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 Sinclairification by Grant Sinclair


Santa Cruz, 23 May 1999


23 May 2009

It was my first extended time out of the country.  Go easy on me.

Santa Cruz, 23 May 1999

Another evening in the Zocalo.  Before I get into the detail of the surrounding area, I wold like to talk about my Sunday trip to Santa Cruz.
 
This excursion immediately followed the trip to the market place (where I witnessed a two year old boy openly uriniating in an open sewer – without parental supervision) to the host father’s hometown.  The ride there was interesting enough, and I was proud to have tought my host siblings and Mariana yhow to play the card game Hearts in the back of a pickup truck bouncing down the road with an upside down bucket as a table and basic Spanish to get the rules and my point across. 

This was, without a doubt, the poorest town I have ever been in in my life.  I’m from a middle class New Jersey suburb, with New york as my window on the world. I have been from Sydney to Madrid, from Buffalo to Tangiers.  Santa Cruz, Oaxaca, Mexico is a town that will not soon escape my memory.

The streets were paved with dirt.  People don’t have shoes, there are few bicycles and even fewer automobiles.  The houses are run down, and people literally live in huts and walk miles to work.  There is something present here, however, probably not immediatley apparent to an outsider.  It wasn’t apparent to me.
 
This thing is indifference.  These people (at least the ones I talked to) are Zapotec, and speak the language along with bits and pieces of Spanish and very little, if any English.

There seems to be a feeling of “Ignorance is Bliss”.  These people don’t have anything to compare their lifestyles with, so they are happy with their lives.  A reminder that everything is relative, including happiness.

Weath is also measured differently.  For example, the gentleman I met at his farm was eager to show off his cattle and bulls.  Behind them was a crude plowing device, presumalbly for the crops in the field.  For this man, and these people, this was wealth.

My host sister and I went to this place to buy hand made tortillas that were cooked on the fire in a thatched hut, right in front of us.  It was a small hut, with a lot of flies and is presumably very unhealthy.  It’s a good thing we got our dinner there.

While we were waiting for the tortillas, one of the men that lived there approached me about my camera, watching me snap away like a Japanese tourist.  He explainedto me in broken Spanglish that his brother in Californiahad sent him a camera which he proudly got out to show me.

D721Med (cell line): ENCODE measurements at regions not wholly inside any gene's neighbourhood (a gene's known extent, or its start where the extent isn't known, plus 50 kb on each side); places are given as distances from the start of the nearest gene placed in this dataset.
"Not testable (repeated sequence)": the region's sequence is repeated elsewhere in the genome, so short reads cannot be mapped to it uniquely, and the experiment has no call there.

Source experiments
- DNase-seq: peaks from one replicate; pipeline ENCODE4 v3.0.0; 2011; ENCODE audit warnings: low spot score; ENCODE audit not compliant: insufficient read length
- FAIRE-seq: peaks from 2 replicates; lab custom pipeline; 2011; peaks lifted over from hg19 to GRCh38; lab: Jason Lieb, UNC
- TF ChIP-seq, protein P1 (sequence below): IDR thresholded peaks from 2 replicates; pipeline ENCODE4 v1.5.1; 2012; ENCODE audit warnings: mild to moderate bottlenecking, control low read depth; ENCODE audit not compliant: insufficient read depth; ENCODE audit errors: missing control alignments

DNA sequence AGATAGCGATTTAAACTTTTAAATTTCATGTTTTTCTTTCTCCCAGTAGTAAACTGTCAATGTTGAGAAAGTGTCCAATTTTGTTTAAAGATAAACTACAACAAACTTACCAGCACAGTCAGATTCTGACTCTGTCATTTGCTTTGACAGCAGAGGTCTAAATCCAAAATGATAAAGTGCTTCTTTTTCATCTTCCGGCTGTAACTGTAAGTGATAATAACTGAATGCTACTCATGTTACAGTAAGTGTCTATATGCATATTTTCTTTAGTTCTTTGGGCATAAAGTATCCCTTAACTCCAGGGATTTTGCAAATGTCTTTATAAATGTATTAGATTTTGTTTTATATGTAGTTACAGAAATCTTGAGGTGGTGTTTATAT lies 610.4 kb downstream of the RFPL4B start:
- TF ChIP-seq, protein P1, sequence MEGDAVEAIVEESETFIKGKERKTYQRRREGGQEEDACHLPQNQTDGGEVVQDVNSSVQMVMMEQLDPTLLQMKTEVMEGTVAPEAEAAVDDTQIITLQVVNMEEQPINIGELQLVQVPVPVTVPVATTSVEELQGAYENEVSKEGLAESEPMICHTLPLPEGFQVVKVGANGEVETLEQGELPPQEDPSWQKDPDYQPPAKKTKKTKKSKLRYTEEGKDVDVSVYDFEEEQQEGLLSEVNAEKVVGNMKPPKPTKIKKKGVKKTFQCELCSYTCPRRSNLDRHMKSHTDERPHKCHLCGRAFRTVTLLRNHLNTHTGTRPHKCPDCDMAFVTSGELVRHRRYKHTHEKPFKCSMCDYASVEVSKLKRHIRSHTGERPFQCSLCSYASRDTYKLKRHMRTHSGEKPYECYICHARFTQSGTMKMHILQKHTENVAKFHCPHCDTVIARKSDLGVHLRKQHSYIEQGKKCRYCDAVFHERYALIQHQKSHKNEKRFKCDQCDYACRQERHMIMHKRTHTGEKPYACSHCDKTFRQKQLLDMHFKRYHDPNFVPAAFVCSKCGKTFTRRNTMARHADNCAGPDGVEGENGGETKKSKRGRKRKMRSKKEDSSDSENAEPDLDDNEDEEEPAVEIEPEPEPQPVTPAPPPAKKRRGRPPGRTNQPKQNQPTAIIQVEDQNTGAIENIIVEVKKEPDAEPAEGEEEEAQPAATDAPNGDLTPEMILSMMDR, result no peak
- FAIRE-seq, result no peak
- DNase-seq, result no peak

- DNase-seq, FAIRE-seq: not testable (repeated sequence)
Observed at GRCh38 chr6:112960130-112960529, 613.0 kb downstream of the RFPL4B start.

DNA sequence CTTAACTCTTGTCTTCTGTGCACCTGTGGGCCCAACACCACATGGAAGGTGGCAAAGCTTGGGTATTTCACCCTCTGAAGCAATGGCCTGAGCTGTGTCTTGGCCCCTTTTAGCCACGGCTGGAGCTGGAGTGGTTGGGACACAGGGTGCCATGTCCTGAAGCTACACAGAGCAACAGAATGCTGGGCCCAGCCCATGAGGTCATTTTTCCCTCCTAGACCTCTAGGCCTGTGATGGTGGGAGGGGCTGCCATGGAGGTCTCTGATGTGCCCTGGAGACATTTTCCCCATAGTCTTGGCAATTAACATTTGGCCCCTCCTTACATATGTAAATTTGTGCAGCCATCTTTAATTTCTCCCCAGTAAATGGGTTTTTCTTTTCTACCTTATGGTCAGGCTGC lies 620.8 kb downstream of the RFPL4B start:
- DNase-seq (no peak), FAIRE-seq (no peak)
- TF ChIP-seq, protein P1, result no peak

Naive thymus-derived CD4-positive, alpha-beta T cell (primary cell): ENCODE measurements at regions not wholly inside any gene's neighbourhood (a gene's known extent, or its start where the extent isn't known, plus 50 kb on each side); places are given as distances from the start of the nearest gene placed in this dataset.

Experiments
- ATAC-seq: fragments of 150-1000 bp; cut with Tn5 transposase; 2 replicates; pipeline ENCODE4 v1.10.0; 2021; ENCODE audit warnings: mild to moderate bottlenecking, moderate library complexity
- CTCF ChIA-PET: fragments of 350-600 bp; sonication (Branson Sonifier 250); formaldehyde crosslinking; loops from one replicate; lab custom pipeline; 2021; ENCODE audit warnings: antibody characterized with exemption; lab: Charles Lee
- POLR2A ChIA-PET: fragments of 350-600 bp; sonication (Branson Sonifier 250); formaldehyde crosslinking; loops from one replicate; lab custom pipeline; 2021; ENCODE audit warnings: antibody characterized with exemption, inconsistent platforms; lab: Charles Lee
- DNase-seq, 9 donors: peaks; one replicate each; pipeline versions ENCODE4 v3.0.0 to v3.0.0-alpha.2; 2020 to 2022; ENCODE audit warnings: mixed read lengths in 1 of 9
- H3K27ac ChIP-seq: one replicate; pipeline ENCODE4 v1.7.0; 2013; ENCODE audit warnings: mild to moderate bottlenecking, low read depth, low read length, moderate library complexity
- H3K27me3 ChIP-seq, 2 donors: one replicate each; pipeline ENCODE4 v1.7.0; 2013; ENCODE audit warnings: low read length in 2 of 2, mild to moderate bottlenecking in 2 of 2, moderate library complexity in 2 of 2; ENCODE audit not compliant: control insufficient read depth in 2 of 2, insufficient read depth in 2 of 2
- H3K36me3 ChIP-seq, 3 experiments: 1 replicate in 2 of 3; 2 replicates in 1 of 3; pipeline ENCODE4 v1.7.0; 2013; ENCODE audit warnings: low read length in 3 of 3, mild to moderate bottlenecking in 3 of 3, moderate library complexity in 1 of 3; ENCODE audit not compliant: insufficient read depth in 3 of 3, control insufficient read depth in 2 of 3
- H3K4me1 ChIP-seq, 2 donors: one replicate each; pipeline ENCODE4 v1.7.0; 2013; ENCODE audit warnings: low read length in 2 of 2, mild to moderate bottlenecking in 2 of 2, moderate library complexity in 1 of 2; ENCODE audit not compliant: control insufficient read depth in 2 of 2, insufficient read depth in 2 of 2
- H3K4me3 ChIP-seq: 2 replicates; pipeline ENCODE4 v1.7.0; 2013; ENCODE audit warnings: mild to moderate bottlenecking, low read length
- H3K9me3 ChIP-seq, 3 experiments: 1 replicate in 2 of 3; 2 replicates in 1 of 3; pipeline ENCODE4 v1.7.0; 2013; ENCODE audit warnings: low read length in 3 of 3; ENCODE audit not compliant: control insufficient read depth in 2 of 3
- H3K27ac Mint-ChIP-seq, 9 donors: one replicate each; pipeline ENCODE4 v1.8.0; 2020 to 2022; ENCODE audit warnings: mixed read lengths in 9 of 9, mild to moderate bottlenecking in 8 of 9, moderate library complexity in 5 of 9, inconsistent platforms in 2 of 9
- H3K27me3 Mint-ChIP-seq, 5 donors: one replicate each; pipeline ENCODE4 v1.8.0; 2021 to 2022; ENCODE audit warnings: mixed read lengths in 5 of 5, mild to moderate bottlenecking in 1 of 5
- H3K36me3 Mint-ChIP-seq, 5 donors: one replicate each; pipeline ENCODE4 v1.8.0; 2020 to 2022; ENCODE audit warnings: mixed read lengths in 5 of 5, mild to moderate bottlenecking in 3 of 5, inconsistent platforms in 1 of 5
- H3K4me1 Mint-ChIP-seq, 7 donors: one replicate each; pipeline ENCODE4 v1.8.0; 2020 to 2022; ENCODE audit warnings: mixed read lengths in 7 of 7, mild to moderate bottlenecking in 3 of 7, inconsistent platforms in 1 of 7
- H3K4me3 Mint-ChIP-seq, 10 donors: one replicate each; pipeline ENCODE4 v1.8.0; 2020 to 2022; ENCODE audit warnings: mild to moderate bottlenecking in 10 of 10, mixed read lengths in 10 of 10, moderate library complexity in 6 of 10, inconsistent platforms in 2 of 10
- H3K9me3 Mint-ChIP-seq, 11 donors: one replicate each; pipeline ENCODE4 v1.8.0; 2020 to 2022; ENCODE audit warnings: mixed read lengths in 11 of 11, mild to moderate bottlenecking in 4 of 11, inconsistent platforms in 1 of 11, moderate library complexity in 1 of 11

He couldn’t exaclty figure out how to work the camera or what to do with the film after he had used it.  This was evident because he showed me a roll of exposed film.  My guess is that he shot the roll and then didn’t rewind it, he just opened the film door and yanked it out.  I don’t think he knew he had to bring the film to Oaxaca to be developed, but my host sister and I explained that to him.

I donated a roll of my film loaded a couple new batteries, did a review of the camera and how it works, wiched him good luck and we were on our way.  Even though we had an interpreter, I still think there may be some basic misunderstandings if only in the mechanics of how things really work.  I hope he learns how to use it correctly and I would like to return one day and see the photographs.

After dinner I enjoyed the privelege of playing soccer with my host family, Mariana, and a neighbor from Santa Cruz.  It was incredibly fun, and I was happy that I could hold my own in a soccer game with a bunch of Mexicans.  Granted, they weren’t exactly the World Cup team, but hey, it’s probably the only time I’ll play while I’m here.  I noticed a lot of the plays we used were similar to the ones I learned in high school.

The last thing I noticed as I was getting in the car to leave Santa Cruz was the inscription written above the door, which seemed to sum up the entire experience for me: “Asi es la vida”, roughly translated means “That’s Life”.

On Monday morning we started school.  Spanish class, I can already tell, is going to be very, very interesting.  There are only four people in the class (Jodi, Starla, Catrina and myself), so there is a lot of individual scrutiny.  Basically, a person can’t get away with much.

That fact, coupled with the fact that the teachers will only speak Spanish make this a very interesting --  and potentially volitale – situation.  I’m just waiting for someone to explode and start spouting expletives in English.  I’m sure the frustration will build to that point, but weather that event occurs or not is a matter of pure self control.  I would like to see it happen, I just hope it’s not me.